Greek-Israeli Businessman Accuses Ex-Minister, Journalists of Blackmail

February 28, 2020

ATHENS – A Greek parliamentary committee investigating whether former alternate justice minister Dimitris Papangelopoulos meddled in an alleged bribery scandal around the Swiss drug company Novartis heard claims accusing him and two journalists of blackmail.

The accusations against Papangelopoulos, from the former ruling Radical Left SYRIZA were made by Greek-Israeli businessman Sabby Mionis, who also pointed the finger at  the publisher of the Dimokratia newspaper, Ioannis Filippakis, and two journalists.

Mionis said it happened in 2016, reported Kathimerini, the incident supposedly happening after Filippakis’ Dimokratia newspaper had implicated Mionis in the so-called Lagarde List of wealthy Greeks hiding money in a Swiss branch of HSBC to evade taxes.

According to reports, Mionis said that Papangelopoulos had asked for a bribe of 350,000 euros ($382,790) to close the case. Mionis said he would sue Papangelopoulos, Filippakis and the two journalists,and also said that there had also been an attempt at a compromise between himself and Filippakis in 2013, when Antonis Samaras was Prime Minister.

He didn’t explain why he waited four years to make the accusations, after former premier and now major opposition leader Alexis Tsipras had accused Samaras and nine other political rivals of taking bribes from Novartis.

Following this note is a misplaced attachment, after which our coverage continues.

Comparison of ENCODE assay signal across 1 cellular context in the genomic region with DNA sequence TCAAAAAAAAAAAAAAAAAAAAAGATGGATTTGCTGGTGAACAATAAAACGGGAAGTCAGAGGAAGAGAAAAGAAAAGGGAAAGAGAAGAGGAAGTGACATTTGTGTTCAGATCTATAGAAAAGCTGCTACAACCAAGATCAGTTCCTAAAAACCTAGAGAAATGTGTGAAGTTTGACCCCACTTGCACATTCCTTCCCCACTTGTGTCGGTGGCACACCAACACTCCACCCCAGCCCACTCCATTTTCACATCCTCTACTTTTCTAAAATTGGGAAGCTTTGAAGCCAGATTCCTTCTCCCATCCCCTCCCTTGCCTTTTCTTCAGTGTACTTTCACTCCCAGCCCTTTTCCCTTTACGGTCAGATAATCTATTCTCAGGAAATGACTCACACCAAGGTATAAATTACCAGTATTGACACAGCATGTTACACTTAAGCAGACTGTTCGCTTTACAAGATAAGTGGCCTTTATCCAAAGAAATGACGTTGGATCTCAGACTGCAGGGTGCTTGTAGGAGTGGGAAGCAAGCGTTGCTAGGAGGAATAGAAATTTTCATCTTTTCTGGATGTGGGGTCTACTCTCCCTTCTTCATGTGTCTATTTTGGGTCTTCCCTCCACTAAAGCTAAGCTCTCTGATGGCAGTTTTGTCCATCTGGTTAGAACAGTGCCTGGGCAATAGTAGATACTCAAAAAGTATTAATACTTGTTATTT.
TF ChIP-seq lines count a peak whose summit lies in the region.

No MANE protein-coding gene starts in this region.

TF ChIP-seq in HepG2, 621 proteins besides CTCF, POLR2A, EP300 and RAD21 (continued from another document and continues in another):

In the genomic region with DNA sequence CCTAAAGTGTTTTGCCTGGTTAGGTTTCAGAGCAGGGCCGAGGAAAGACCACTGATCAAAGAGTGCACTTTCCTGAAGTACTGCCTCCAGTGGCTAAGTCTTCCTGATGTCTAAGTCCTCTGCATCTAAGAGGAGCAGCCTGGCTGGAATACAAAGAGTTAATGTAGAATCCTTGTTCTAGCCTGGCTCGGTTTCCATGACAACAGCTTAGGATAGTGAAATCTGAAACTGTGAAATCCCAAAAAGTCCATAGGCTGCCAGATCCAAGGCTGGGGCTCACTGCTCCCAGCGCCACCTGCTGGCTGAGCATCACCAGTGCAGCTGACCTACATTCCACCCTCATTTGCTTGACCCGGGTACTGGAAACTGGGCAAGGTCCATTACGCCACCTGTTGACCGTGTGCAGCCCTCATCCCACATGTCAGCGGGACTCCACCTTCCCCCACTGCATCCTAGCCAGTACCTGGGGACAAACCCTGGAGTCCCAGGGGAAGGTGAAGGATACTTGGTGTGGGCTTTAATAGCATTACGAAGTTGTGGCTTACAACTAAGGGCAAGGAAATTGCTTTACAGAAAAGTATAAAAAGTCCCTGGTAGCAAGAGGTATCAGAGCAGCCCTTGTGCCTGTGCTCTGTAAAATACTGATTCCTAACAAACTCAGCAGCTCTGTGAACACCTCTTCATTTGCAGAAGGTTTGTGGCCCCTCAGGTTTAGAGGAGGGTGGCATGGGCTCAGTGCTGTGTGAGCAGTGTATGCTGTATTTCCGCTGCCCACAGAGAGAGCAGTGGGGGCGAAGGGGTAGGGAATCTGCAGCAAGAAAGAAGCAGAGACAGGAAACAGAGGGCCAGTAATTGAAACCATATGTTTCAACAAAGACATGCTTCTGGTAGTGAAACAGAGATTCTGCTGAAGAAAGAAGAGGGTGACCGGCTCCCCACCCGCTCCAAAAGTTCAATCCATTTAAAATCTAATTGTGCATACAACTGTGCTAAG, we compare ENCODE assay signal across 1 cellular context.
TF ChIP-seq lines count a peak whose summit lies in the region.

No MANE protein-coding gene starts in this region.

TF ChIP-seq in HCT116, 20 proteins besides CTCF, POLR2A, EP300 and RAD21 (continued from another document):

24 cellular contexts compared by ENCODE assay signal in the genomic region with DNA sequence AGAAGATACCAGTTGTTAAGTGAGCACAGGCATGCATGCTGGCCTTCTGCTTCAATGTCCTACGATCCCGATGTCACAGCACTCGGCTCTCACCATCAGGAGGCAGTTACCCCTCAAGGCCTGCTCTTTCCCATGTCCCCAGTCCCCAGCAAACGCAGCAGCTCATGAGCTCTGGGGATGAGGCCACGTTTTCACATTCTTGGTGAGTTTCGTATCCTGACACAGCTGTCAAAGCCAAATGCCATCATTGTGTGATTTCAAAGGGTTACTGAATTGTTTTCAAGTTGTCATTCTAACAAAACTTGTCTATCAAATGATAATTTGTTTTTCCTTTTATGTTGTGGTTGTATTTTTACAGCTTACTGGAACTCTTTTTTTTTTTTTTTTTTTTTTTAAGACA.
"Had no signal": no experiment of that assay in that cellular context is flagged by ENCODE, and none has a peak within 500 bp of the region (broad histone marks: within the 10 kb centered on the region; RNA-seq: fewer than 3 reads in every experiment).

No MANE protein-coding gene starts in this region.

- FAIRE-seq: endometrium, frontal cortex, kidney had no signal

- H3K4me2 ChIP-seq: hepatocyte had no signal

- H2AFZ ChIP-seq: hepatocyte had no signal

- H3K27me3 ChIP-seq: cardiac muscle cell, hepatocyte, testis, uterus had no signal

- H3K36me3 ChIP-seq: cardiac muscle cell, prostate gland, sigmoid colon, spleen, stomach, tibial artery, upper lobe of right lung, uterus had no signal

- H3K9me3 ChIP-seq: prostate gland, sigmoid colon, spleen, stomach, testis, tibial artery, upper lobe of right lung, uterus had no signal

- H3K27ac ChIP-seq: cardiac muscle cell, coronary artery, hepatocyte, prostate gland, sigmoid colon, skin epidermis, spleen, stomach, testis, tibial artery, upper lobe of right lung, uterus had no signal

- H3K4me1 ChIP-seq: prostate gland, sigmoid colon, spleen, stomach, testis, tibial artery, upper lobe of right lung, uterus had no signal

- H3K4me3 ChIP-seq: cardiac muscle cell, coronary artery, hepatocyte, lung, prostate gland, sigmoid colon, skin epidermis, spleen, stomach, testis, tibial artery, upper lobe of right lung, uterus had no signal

There was no report on whether Papangelopoulos responded to the accusations.

That was based on claims by three secret whistleblowers, one of who has been identified after trying to leave for Spain, and with the other two telling the committee they have no evidence or proof and that their claims were speculation based on rumors and hearsay.

Sources from SYRIZA not named said the attempt for a settlement was made after “a request by the Israeli government,” the paper reported elaborating, with Papangelopoulos under growing fire for his handling of the Novartis case.

In a statement, Filippakis said that Mionis “gave unreliable testimony, as he has done for seven years,” because Dimokratia had implicated the businessman in the Lagarde List. Filippakis said the list showed that “Mionis controlled or managed, directly or indirectly, 55 percent of deposits amounting to more that 1 billion US dollars.”

Filippakis, denying the claims of blackmail also warned that he will take legal action against Mionis, a common tactic in Greece between high-profile figures who battle verbally and in court.

Filppakis said Mionisi “has tried to present the effort (among many) for an out-of-court settlement between private individuals as a supposed bribery and blackmail attempt,”  adding that the governments of New Democracy and SYRIZA agreed for settlements.

The publisher also said that until the national elections in July 2019 won by New Democracy that, Mionis had said nothing about Papangelopoulos and had filed filed a lawsuit in Israel against the Conservatives Makis Voridis, now Minister of Agricultural Development, with similar charges of blackmail. Israeli authorities dismissed his claims.


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